The conventional knowledge in Hollywood is that an unsympathetic female character can tank a movie. I’m hoping that’s not true. I’m knocking on wood really emphatically right now but honestly I have a lot of theories sometimes I wonder if it comes down to mommy issues. The idea of a cold, unlikeable woman or a woman who is not in control of herself is genuinely frightening to people because it threatens civilization itself or threatens the American family.
I think Diablo Cody is really smart and that she has even better work to come. I haven’t seen this movie, but I will. I think what she’s saying about the portrayal of women is important.
There are some feminist voices which are outspoken about the portrayal of women in the media as overly sexual, unintelligent, objectified sort of things. I’m not into this portrayal for sure. Diablo makes another point about the portrayal of women which I think is also important: that women have flaws, and it’s ok.
I don’t know why people are always willing to accept and even like flawed male characters. We’ve seen so many loveable anti-heroes who are curmudgeons or addicts or bad fathers and a lot of those characters have become beloved icons and I don’t see women allowed to play the same parts. So it was really important to me to try and turn that around.
Women are multi-faceted. And the facets don’t have to be limited to a) cute when you’re meeting your boyfriends’ parents, b) sexy in bed, and c) smart in an interview. We can also be disproportionately emotional (http://tinyurl.com/73zm6rt), angry, or overwhelmed. Seeing those facets in the media could relieve the pressure to be or to seem to be a certain kind of woman.
This article is great. Read about the messages we send to young girls.
I always bite my tongue when I meet little girls, restraining myself from my first impulse, which is to tell them how darn cute/ pretty/ beautiful/ well-dressed/ well-manicured/ well-coiffed they are.
Lisa Bloom ”nudges” against the norm by asking the little girl she meets which book is her favorite, instead of complimenting her physically. A really lovely nudge.
Julie Klausner, WTF with Marc Maron, Episode 217 Live at the Bell House (via fatgirlinohio)
I love that people are quoting this, I just wish I didn’t say “like” so much. :(
Reblogged to bring it to the attention of Nicole and http://getitgirls.tumblr.com (Tumblr, why no tagging? LiveJournal did have a few good ideas…), but also as a regular reminder that
(b) Hey fellow dudes, let’s all work a little harder to cut the crap and realize we’ve got some catching up to do to get with the program, OK? Good. Glad we had this talk.
Thanks, Jeff! Love it. There are definitely superboys out there too. As evidenced by you being man enough to reblog this.
It began early one morning in May, when dozens of teenage girls emerged from the predawn darkness and scaled the spiked iron fence around Chile’s most prestigious girl’s school. They used classroom chairs to barricade themselves inside and settled in. Five months later, the occupation shows no signs of dying and the students are still fighting for their goal: free university education for all.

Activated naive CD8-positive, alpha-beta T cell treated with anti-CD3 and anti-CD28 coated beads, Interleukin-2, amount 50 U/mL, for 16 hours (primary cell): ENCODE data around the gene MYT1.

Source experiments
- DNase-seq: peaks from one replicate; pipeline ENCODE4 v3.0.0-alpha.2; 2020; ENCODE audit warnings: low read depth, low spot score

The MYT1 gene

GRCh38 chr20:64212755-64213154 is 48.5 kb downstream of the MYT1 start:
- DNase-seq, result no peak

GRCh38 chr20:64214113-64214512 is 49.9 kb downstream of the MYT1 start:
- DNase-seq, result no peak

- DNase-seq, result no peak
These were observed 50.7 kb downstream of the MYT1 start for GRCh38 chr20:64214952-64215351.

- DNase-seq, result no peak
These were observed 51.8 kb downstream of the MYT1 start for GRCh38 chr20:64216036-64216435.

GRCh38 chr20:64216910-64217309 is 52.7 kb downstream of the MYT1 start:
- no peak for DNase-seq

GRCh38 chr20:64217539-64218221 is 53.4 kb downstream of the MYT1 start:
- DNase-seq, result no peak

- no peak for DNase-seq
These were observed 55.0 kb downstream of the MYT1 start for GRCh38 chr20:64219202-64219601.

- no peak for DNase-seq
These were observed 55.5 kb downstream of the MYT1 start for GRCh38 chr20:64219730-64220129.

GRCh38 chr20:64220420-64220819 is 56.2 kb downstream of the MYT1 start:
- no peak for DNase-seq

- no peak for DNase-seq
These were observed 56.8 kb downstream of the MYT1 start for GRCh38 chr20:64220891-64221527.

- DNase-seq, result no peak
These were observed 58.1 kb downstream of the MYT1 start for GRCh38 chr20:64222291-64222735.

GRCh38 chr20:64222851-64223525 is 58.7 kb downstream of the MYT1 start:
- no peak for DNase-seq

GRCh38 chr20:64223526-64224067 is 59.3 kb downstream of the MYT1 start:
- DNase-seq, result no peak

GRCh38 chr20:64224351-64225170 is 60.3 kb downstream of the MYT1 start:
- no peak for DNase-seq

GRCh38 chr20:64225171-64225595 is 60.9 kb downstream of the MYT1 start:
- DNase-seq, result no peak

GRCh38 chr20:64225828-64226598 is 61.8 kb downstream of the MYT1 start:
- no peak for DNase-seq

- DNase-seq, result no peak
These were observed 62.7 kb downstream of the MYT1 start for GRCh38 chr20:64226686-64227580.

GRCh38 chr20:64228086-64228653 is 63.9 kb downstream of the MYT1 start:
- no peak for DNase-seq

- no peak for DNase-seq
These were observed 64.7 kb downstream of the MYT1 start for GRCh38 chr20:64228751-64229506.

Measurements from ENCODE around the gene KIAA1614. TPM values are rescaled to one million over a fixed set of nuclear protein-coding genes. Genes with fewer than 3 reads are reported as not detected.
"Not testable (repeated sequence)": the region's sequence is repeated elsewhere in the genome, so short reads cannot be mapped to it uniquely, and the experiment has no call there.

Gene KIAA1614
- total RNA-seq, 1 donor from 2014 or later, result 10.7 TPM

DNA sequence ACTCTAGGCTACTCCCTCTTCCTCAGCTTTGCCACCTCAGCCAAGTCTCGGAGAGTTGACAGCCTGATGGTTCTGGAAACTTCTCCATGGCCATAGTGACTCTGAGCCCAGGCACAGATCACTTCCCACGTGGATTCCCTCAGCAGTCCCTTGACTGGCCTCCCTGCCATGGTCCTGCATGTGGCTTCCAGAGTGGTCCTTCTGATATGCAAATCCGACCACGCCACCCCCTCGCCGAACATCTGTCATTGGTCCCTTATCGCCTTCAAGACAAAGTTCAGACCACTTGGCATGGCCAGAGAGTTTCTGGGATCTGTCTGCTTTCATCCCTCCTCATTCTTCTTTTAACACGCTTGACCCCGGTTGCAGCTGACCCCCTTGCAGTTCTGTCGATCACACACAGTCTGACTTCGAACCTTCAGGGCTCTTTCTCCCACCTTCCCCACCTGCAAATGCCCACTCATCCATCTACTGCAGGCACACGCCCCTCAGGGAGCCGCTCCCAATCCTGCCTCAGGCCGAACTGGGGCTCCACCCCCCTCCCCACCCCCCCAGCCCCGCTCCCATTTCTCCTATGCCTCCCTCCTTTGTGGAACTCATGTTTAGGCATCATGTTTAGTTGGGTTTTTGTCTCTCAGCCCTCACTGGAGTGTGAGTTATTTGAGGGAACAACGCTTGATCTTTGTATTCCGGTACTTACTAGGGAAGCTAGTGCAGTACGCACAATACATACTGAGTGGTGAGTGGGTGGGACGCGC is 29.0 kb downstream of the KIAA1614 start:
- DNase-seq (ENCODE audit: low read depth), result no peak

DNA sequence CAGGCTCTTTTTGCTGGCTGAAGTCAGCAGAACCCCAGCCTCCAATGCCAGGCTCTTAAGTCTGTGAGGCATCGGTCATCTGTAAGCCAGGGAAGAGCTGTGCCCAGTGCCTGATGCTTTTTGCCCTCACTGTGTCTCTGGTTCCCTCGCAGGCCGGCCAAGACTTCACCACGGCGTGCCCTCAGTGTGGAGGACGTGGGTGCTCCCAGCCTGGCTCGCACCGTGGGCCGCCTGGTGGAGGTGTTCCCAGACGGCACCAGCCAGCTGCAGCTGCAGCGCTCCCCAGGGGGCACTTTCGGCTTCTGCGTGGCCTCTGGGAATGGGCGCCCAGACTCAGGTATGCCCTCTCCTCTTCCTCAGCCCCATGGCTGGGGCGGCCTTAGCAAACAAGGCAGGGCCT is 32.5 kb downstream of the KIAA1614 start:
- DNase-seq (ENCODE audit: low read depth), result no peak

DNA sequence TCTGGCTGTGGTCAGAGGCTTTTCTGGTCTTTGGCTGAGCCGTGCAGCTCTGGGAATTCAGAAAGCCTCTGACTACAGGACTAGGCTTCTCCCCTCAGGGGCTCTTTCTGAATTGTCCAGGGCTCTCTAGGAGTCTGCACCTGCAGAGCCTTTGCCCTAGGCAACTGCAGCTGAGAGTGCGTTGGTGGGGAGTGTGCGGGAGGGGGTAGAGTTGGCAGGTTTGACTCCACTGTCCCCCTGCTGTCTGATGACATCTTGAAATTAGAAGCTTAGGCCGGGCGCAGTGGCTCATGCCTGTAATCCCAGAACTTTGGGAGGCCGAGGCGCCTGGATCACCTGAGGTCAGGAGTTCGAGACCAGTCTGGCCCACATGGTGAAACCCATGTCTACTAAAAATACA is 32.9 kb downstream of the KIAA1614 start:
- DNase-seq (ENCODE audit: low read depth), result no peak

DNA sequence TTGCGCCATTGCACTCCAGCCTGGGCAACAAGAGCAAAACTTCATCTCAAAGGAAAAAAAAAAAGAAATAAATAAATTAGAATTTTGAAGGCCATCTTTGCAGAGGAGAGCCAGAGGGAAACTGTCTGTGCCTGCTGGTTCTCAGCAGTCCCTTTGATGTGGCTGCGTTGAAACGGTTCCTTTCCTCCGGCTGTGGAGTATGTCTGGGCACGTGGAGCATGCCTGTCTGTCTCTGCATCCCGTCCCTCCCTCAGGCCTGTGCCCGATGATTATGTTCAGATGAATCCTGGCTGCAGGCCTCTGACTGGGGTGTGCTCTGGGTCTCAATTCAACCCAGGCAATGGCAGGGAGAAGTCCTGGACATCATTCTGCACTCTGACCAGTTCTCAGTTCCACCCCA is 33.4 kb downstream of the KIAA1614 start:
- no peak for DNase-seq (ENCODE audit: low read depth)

The students have built a hyper-organised, if somewhat legalistic, world, with votes on everything including daily duties, housekeeping schedules and the election of a president and spokeswoman. The school rules now include several new decrees: no sex, no boys and no booze. That last clause has been a bit abused, the students admit.
The students are demanding a return to the 1960s, when public university education was free. Current tuition fees average nearly three times the minimum annual wage, and with interest rates on student loans at 7%, the students have made financial reform the centrepiece of their uprising.
At the heart of the students’ agenda is the demand that education be recognised as a common right for all, not a “consumer good” to be sold on the open market.
This reminds me of this sign held at Occupy Wall Street:
NPR’s Philip Reeves said this year’s award is being viewed as “an extremely important moment for women in the fight for equality and rights.” Only 10 of the 98 Nobel Peace laureates, he noted, have been women.
On Friday, with Pinckney leading powerful Michigan rival Grand Blanc, 6-0, at the half, Amat, the first girl to play football for the school’s varsity, was asked to return to the field. When she arrived, she was told that her fellow students had voted her queen. When the tiara was placed on her head, she was wearing not a dress, like the other girls in the homecoming court, but her No. 12 uniform, pads and all.
This past weekend I went to the beautiful wedding of my beautiful friend, Shannon. Shannon and her new husband Thomas announced at the wedding that they had combined their former last names into a new hybrid name that they would both take.
The hybrid name has side effects as far as lineage and vital records and more, but what it speaks to is an equality of power between husband and wife. It’s about both members of the couple making a change from their past identities to align themselves with one another. The norm of a wife taking her husband’s name takes away something from the wife’s identity, and adds volume and strength to the name of the husband. Here both parties had the loss of their former name, and both gained an equal new name.
I think it’s good for gender equality, good for the marriage. Congrats, Shannon and Thomas!